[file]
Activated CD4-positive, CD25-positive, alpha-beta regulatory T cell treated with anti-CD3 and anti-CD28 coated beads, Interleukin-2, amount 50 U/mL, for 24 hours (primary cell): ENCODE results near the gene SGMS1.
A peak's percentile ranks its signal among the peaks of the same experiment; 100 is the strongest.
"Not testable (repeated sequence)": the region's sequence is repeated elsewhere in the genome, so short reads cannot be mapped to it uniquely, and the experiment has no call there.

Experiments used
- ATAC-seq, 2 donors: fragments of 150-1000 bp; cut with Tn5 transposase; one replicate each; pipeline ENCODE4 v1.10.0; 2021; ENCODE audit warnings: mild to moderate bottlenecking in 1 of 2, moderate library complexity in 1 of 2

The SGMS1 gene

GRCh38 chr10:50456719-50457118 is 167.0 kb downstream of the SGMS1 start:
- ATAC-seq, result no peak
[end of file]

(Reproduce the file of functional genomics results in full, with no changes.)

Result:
Activated CD4-positive, CD25-positive, alpha-beta regulatory T cell treated with anti-CD3 and anti-CD28 coated beads, Interleukin-2, amount 50 U/mL, for 24 hours (primary cell): ENCODE results near the gene SGMS1.
A peak's percentile ranks its signal among the peaks of the same experiment; 100 is the strongest.
"Not testable (repeated sequence)": the region's sequence is repeated elsewhere in the genome, so short reads cannot be mapped to it uniquely, and the experiment has no call there.

Experiments used
- ATAC-seq, 2 donors: fragments of 150-1000 bp; cut with Tn5 transposase; one replicate each; pipeline ENCODE4 v1.10.0; 2021; ENCODE audit warnings: mild to moderate bottlenecking in 1 of 2, moderate library complexity in 1 of 2

The SGMS1 gene

GRCh38 chr10:50456719-50457118 is 167.0 kb downstream of the SGMS1 start:
- ATAC-seq, result no peak